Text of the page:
S E C T I O N
Community S TO R I E S A B O U T P E O P L E A N D E V E N T S I N T H E C O M M U N I T Y
AUGUST 15, 2012
Teen meets herself in cross-country bike trip By Dave Boyce
through mail drops for the parents. The American Challenge, organized by the Massachusettsayley Korman, a Wood- based youth-adventure outfit side resident and soon Overland, did not allow social to be a junior at Cas- media devices. Did she miss tilleja High School, has an inop- them? “Honestly no. You learn erable cellphone. She is going to how to be rid of your phone and take her time replacing it, having your computer. You learn how recently learned how to live, and to live without that,” Hayley be happy, without it, she said. said. “This trip really taught me If that sounds unusual for to live in the moment. Life’s too a 15-year-old girl, perhaps it’s short to want to be someplace a consequence of her unusual else all the time.” six-week summer adventure she The riders also chose to turn described to the Almanac in a in their watches. “We just wantrecent interview. ed to be into what we were She and 10 other teens — doing,” Hayley said. Hours five girls and six boys — from passed quickly and weeks flew around the United States rode by, she said, but not the days. their bikes 3,000 miles, startThis was not your mother’s ing June 23 from a beach on an cross-country bike trip. There island off Savanwere no support nah, Georgia. vans leapfrogThey wound Hayley Korman and ging ahead to the through small 10 other teens rode night’s camping towns in the Deep spot to prepare their bikes 3,000 meals and tents. South, across the Mississippi River, miles, from Georgia The kids, with up steep climbs two college-aged to California. and down steep guides, carried descents in the all their gear on Ozark Mountains of Missouri, their bikes. They broke camp across the Kansas flatland, up and made camp, shopped for and over the Continental Divide groceries every day, shared in Colorado, past a canyon responsibilities and rode until that is grand in Arizona, and they found a place to sleep: a through a downpour — includ- campground, a backyard, a ing wading across what amount- church yard. “There are a lot ed to a river — in the Mojave of churches throughout the desert. On the last night, they South,” Hayley said. The riders made camp one last time in depended on the kindness of the mountains overlooking the strangers, she added, unaware of lights of Los Angeles. The next that phrase’s literary provenance day, Aug. 3, it was on into the in the Deep South. metropolis and a second splash “Southern hospitality is no in saltwater, this time at a beach myth,” Hayley said. Residents of in Santa Monica. the small towns they visited — Conversations with home and they were all small towns; were done via U.S. mail, by the route avoided cities — postcard for the riders and appeared to have close, strong
Almanac staff writer
Photo courtesy of Hayley Korman
Celebrating at a Santa Monica beach on Aug. 3 are Woodside resident Hayley Korman, center, and her cycling buddies. The teens completed a 3,000-mile bike trip across the United States, carrying all their gear and sometimes depending for shelter on the kindness of strangers.
relationships among themselves and were “really welcoming,” she said. “Small communities were just that. They were communities. ... It’s a nice change of pace from what most of us are used to. It’s how the rest of the country lives. It’s a whole new world.” Twice a week, they were allowed to buy their meals, often at a fast food joint. On average days, they spent nine or 10 hours on their bikes, logged 85 miles and consumed 10,000 calories. After their longest day — 121.7 miles — they spent $260 at a Burger King, she recalled with a smile. “A really great group of people,” Hayley said. “Everybody was super hard working. Everyone was super committed to the See TEEN BICYCLIST, page 18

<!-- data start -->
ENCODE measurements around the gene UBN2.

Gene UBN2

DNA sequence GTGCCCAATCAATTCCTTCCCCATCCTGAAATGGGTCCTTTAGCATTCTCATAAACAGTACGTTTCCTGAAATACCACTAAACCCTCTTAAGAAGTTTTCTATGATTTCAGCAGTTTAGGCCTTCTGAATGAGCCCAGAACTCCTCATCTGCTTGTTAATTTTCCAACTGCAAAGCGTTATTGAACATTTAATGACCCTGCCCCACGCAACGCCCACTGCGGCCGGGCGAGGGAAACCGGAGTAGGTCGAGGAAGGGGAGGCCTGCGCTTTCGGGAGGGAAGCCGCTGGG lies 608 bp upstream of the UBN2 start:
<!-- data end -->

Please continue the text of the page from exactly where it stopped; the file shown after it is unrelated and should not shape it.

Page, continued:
Photo courtesy of Hayley Korman
An invigorating moment for Woodside resident Hayley Korman, center, and her cycling buddies on their way across the United States. They camped out, prepared meals and got to know each other and themselves over the 3,000 miles of a guided teen bike trip known as The American Challenge.
Facebook wants to make ‘clean’ site even cleaner $5.7 million West Campus remediation would exceed legal requirements By Sandy Brundage Almanac Staff Writer
hen Raychem was sold in 1999, it left behind about 40 acres of land and groundwater contaminated with industrial chemicals on its Constitution Drive campus. The next company to occupy the property in Menlo Park spent seven years scrubbing the soil until toxin levels were acceptable
for commercial and industrial use, according to the state. That’s not clean enough for Facebook. According to the California Department of Toxic Substances Control (DTSC), the social networking company proposes to keep cleaning, even going so far as to have the dirty soil and the 11,400-square-foot cap installed over the contaminated area hauled away for dis-
posed at a licensed facility. The toxins include polychlorinated biphenyls and other chemicals associated with electronics manufacturing. “We didn’t want there to be any question whatsoever about our interest in meeting the appropriate standard,” said Facebook spokesman Tucker Bounds. A DTSC representative estimated that the proposed remediation
will cost $5.7 million. Once that’s finished, Facebook plans to knock down the existing structures to create a 440,000square-foot “West Campus” at 312-314 Constitution Drive that can accommodate up to 2,800 employees in five two- to four-story buildings clustered around a courtyard, according See FACEBOOK, page 19
COMMUNITY MEETING: The California Department of Toxic Substances Control will hold a community meeting Wednesday, Aug. 22, in Menlo Park on the cleanup plans for Facebook’s West Campus. The meeting starts at 6:30 p.m. in the Senior Center at 110 Terminal Ave. Public comment may be submitted until Sept. 6 to project manager Chip Gribble at CGribble@dtsc.ca.gov or 700 Heinz Avenue, Berkeley CA 94710.
August 15, 2012 N TheAlmanacOnline.com N The Almanac N 17
CAN THE WRONG SUNGLASSES BE WORSE THAN NONE?
When selecting sunglasses, do not allow yourself to be misled into thinking that darker lenses necessarily filter out sunlight and protect your eyes better than lighter lenses. There are lighter sunglasses lenses that provide 100 percent UV protection. On the other hand, sunglasses that do not block 99 to 100 percent of the light can prove more harmful to eyes than not wearing sunglasses at all. The fact is that dark lenses make your pupils
C O M M U N I T Y